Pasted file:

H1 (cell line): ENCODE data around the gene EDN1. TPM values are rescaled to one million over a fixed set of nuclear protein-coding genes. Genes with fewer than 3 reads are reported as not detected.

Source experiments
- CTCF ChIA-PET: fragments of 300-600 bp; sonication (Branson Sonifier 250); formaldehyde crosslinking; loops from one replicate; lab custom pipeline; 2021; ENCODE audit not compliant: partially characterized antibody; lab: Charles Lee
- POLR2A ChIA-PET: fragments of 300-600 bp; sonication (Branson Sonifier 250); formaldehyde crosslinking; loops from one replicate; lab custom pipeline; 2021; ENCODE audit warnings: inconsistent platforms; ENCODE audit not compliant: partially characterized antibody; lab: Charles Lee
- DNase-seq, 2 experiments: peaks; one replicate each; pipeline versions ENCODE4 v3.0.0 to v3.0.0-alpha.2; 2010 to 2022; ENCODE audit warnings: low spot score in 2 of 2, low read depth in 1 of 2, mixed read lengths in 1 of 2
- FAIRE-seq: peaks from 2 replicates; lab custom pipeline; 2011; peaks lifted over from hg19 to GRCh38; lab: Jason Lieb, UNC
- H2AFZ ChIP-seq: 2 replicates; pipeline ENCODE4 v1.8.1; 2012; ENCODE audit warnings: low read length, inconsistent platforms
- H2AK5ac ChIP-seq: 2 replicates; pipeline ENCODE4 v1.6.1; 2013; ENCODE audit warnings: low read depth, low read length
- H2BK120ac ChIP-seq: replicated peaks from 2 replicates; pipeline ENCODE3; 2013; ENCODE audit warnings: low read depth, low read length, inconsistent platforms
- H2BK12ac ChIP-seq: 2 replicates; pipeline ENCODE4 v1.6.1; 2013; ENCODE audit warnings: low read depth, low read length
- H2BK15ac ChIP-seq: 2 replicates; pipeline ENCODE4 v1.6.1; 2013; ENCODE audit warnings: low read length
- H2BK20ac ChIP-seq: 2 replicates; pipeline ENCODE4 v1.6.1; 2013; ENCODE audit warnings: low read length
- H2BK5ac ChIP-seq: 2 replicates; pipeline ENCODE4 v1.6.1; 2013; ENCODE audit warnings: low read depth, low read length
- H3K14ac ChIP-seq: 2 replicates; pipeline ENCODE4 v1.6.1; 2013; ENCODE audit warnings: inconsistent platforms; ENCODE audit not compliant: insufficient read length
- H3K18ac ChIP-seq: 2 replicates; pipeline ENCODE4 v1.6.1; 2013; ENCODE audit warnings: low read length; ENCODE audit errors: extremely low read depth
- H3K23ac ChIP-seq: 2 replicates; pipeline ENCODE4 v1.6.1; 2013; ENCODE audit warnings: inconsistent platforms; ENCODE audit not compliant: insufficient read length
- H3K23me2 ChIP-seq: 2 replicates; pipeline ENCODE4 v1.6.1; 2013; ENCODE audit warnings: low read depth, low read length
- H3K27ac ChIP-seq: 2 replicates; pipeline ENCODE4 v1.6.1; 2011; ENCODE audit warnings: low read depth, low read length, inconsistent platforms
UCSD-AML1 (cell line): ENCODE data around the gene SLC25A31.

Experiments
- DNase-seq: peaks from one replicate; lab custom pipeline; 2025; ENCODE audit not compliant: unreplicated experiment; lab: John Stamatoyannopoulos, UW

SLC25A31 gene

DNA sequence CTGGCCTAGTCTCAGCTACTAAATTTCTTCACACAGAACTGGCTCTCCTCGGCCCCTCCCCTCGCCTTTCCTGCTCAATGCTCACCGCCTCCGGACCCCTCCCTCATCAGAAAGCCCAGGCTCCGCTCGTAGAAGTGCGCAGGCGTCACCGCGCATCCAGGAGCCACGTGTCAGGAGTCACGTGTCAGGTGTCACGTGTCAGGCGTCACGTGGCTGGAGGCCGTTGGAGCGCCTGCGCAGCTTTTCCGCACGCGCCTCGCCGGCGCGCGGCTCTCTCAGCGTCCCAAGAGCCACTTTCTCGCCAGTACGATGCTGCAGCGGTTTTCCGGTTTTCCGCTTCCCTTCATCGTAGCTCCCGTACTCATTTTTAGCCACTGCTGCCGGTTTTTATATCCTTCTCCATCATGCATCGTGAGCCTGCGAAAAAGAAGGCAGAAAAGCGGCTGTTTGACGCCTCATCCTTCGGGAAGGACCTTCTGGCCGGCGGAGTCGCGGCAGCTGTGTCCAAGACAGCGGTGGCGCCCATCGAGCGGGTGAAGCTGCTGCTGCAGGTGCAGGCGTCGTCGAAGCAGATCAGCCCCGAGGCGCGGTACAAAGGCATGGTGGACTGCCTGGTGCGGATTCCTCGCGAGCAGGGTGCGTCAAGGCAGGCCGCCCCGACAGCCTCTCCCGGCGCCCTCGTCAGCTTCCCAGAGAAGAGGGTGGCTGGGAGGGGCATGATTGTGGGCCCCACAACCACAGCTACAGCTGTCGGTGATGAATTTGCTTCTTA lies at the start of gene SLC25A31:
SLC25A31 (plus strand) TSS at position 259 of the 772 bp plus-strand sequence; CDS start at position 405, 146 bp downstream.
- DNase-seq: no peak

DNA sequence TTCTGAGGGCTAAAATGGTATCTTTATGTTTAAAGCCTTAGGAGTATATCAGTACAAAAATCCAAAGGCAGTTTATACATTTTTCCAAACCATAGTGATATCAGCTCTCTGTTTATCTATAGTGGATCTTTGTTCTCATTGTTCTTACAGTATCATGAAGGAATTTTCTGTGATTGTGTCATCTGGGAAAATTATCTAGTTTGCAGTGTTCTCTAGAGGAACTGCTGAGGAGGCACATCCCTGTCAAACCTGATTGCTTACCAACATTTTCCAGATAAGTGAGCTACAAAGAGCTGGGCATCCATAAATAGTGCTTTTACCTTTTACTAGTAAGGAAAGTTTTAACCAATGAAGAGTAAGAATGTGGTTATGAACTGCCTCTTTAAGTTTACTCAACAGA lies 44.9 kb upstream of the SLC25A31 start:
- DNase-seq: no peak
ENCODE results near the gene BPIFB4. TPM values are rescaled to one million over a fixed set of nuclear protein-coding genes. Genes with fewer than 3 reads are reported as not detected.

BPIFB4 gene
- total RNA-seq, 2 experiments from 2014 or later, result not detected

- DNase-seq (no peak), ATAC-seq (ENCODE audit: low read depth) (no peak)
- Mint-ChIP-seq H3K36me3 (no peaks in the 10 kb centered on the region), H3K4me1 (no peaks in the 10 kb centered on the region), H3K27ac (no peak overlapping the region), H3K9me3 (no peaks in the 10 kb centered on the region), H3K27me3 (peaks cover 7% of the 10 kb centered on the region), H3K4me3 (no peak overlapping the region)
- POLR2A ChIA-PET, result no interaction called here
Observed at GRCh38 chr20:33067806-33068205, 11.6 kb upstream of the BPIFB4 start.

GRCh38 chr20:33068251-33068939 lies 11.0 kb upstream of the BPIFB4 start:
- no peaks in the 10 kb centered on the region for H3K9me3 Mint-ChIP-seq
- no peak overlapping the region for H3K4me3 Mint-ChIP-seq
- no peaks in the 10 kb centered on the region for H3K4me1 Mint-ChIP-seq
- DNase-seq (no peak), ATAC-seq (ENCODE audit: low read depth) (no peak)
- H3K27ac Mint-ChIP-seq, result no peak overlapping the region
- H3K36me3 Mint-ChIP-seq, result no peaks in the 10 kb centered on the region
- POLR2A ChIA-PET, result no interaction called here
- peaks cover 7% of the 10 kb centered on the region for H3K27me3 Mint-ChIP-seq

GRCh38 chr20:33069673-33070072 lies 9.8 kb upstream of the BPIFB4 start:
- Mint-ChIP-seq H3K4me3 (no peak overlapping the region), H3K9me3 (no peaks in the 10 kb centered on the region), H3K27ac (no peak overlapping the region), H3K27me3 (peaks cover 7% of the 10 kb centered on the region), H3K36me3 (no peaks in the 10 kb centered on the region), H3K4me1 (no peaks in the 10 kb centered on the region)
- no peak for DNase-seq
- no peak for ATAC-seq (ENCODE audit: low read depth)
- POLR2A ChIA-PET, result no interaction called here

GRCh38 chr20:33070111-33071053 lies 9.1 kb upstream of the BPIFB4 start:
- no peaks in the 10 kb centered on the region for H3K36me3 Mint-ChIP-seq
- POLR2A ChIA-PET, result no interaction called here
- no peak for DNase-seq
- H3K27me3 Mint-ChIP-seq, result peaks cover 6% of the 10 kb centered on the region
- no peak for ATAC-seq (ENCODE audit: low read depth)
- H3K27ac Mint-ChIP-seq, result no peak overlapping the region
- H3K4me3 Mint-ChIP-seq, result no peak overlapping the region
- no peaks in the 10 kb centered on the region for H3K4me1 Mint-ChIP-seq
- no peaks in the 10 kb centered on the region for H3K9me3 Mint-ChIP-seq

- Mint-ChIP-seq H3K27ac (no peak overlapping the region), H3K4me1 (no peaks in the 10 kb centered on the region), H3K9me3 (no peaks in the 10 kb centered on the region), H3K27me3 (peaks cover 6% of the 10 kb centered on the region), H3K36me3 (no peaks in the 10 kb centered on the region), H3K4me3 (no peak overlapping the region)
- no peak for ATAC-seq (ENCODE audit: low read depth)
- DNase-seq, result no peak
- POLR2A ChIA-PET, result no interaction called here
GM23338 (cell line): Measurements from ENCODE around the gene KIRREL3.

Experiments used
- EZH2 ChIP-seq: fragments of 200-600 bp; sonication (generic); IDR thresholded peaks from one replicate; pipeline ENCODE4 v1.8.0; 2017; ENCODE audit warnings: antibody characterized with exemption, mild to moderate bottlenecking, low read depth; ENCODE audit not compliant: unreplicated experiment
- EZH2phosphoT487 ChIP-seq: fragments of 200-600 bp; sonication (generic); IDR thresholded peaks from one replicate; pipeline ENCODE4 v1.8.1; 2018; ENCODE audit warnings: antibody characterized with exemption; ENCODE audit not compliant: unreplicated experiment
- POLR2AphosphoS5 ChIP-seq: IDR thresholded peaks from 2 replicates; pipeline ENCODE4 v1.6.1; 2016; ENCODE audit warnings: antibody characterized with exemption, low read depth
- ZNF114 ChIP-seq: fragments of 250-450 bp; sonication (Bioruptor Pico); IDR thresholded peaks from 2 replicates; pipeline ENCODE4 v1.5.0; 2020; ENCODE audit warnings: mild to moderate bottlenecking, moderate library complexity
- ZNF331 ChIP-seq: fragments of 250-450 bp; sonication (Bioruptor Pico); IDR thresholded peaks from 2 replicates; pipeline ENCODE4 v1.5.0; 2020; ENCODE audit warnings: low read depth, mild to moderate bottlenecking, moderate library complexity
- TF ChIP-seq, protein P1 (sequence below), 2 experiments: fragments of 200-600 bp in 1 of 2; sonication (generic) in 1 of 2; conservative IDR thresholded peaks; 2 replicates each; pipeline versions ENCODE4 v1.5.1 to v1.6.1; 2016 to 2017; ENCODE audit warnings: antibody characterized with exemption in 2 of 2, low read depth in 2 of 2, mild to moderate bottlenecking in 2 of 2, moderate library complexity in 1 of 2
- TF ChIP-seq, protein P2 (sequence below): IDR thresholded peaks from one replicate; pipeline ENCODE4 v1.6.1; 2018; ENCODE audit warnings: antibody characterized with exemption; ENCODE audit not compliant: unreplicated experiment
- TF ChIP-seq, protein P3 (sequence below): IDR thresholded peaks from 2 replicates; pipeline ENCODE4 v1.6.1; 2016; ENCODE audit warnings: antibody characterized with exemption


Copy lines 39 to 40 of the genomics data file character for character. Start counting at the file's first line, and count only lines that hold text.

- DNase-seq (no peak), ATAC-seq (ENCODE audit: low read depth) (no peak)
- H3K27ac Mint-ChIP-seq, result no peak overlapping the region